EX: I like that idea!
AH: Well, season seven.
EX: Have you had any writer’s block moments, or is it still coming pretty steadily?
AH: It’s pretty fresh, especially when you’re in a room with these guys. We’ve been doing stuff together for years. Someone can come in and be like, “I wanna do an episode where I get hooked and steroids”, and someone else will be like, “Cool, that sounds like it’ll have a lot of funny avenues that we can explore”. And the other person’s like, “And you could end the episode by doing…whatever.” There’s a cool shorthand where we can pick up the slack from each other and keep things tight. It’s pretty tight-butthole, if you will.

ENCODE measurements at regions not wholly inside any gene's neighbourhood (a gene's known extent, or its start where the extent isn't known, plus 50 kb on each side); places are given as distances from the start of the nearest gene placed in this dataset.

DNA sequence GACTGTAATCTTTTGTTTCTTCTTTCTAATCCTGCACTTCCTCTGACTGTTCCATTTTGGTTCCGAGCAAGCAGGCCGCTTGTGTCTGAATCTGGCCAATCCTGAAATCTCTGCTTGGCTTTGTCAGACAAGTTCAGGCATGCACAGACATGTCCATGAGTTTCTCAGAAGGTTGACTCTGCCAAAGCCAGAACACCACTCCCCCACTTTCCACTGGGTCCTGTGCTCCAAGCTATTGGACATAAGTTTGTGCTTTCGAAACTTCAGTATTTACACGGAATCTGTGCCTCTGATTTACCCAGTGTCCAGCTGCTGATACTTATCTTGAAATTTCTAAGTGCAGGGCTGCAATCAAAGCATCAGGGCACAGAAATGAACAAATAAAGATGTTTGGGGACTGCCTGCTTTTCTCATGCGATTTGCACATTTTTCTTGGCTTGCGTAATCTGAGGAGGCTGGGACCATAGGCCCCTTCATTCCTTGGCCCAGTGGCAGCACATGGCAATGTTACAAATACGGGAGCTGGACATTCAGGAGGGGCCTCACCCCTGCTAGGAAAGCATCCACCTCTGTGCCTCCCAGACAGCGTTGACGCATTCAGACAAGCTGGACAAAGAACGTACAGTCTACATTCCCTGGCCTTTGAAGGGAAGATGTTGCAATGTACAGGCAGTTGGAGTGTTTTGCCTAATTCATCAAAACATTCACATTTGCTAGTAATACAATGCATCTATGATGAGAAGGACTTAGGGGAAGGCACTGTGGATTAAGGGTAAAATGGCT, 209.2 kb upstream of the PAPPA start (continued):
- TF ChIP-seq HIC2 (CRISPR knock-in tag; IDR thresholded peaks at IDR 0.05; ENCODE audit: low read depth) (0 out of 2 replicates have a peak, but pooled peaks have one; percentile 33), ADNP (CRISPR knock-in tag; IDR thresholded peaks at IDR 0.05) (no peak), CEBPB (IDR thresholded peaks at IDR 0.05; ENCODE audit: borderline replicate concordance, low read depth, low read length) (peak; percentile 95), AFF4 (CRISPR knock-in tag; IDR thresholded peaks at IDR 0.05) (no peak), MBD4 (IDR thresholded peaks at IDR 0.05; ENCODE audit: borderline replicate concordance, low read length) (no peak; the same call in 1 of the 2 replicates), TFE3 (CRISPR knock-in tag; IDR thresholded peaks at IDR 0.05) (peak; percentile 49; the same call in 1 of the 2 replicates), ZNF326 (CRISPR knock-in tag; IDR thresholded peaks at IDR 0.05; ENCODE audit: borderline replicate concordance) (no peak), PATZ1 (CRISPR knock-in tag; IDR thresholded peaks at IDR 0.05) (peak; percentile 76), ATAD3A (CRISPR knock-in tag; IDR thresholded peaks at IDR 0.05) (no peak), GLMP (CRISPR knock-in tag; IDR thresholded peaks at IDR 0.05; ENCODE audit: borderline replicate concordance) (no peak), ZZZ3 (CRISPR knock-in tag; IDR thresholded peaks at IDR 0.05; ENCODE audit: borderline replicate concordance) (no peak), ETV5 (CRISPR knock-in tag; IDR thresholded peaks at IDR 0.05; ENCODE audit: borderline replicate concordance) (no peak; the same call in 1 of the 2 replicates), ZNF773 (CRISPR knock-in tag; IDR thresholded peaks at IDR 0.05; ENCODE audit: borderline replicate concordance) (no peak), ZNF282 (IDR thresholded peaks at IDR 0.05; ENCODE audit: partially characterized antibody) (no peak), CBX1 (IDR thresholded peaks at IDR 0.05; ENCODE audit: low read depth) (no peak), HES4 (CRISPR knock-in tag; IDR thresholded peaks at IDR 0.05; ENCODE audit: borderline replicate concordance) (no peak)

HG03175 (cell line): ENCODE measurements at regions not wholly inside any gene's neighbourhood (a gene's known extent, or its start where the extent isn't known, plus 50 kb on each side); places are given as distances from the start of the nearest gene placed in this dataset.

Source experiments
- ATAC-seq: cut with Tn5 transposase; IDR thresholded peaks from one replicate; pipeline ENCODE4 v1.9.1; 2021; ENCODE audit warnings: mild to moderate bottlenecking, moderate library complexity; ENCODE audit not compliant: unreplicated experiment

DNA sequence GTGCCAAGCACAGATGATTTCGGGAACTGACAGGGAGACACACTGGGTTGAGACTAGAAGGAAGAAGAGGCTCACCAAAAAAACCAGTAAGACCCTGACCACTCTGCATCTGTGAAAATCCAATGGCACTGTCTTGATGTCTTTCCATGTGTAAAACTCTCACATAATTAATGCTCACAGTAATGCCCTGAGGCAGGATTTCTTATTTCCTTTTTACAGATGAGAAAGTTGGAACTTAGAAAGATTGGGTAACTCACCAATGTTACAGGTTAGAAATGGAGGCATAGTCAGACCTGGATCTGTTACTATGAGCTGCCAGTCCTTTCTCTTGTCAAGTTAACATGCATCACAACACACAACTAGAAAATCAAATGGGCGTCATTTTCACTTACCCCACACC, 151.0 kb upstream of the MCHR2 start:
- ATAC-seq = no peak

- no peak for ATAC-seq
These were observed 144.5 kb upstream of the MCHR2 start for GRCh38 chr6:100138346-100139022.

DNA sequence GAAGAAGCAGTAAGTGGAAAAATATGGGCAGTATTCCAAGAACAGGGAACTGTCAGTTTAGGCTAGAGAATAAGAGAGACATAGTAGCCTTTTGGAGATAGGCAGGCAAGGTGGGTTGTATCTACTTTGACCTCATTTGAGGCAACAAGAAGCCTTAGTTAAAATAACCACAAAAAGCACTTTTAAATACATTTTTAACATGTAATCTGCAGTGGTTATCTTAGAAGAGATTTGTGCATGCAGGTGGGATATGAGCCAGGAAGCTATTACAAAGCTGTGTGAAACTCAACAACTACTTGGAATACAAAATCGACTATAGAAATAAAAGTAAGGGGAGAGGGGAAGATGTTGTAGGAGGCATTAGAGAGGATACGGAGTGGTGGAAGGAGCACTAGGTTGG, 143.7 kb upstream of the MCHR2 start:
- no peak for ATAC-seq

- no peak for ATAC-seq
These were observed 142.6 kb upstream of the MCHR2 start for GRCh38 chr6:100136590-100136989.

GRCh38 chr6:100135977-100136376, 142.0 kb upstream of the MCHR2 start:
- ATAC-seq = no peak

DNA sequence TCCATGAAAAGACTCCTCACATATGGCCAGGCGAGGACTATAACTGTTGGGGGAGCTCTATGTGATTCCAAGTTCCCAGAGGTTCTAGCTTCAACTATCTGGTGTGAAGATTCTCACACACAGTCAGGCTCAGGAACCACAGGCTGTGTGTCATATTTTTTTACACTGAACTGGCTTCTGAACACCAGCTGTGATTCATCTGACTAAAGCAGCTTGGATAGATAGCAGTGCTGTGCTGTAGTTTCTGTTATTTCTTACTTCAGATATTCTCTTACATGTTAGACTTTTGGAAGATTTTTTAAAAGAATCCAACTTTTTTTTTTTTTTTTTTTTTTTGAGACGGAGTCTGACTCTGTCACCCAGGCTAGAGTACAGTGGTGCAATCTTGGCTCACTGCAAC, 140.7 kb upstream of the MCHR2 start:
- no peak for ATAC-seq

EX: I think that’s a great place to wrap this up.
Once again, thanks so much to Comedy Central for setting up this series of interviews. If you missed the first two parts, be sure to check out Blake’s interview HERE and Adam’s interview HERE, but before you do that, go to your DVR’s immediately and set up a season recording for Workaholics: it’s seriously the funniest scripted comedy that Comedy Central’s put on the air in years, and we’re very excited to see where the show goes in season two. As always, you can sound off in the comments section below if you’ve got anything you’d like to add to all this, and you can stay tuned for more Workaholics-related news as it becomes available.